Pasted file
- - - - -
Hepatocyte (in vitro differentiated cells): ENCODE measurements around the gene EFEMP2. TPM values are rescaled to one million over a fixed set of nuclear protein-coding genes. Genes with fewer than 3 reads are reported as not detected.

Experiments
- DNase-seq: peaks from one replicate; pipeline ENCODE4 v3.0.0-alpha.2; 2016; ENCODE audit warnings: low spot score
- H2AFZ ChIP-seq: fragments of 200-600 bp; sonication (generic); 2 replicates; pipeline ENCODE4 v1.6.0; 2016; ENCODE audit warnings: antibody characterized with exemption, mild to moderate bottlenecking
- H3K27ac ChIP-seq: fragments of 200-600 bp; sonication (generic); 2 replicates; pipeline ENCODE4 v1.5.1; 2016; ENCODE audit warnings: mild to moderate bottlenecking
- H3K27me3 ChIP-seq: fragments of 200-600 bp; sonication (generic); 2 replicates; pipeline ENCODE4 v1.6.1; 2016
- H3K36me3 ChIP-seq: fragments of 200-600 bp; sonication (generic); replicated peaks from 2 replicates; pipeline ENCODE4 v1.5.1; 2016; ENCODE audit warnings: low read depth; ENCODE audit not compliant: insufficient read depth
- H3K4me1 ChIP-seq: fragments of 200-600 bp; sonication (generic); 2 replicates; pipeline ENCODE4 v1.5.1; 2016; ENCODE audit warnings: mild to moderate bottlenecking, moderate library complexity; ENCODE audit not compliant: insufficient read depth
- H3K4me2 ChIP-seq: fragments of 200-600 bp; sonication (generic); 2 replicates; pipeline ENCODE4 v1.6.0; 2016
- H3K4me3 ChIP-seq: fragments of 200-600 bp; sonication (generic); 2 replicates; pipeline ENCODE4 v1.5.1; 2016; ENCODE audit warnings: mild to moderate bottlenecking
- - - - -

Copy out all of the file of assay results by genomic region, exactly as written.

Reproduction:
Hepatocyte (in vitro differentiated cells): ENCODE measurements around the gene EFEMP2. TPM values are rescaled to one million over a fixed set of nuclear protein-coding genes. Genes with fewer than 3 reads are reported as not detected.

Experiments
- DNase-seq: peaks from one replicate; pipeline ENCODE4 v3.0.0-alpha.2; 2016; ENCODE audit warnings: low spot score
- H2AFZ ChIP-seq: fragments of 200-600 bp; sonication (generic); 2 replicates; pipeline ENCODE4 v1.6.0; 2016; ENCODE audit warnings: antibody characterized with exemption, mild to moderate bottlenecking
- H3K27ac ChIP-seq: fragments of 200-600 bp; sonication (generic); 2 replicates; pipeline ENCODE4 v1.5.1; 2016; ENCODE audit warnings: mild to moderate bottlenecking
- H3K27me3 ChIP-seq: fragments of 200-600 bp; sonication (generic); 2 replicates; pipeline ENCODE4 v1.6.1; 2016
- H3K36me3 ChIP-seq: fragments of 200-600 bp; sonication (generic); replicated peaks from 2 replicates; pipeline ENCODE4 v1.5.1; 2016; ENCODE audit warnings: low read depth; ENCODE audit not compliant: insufficient read depth
- H3K4me1 ChIP-seq: fragments of 200-600 bp; sonication (generic); 2 replicates; pipeline ENCODE4 v1.5.1; 2016; ENCODE audit warnings: mild to moderate bottlenecking, moderate library complexity; ENCODE audit not compliant: insufficient read depth
- H3K4me2 ChIP-seq: fragments of 200-600 bp; sonication (generic); 2 replicates; pipeline ENCODE4 v1.6.0; 2016
- H3K4me3 ChIP-seq: fragments of 200-600 bp; sonication (generic); 2 replicates; pipeline ENCODE4 v1.5.1; 2016; ENCODE audit warnings: mild to moderate bottlenecking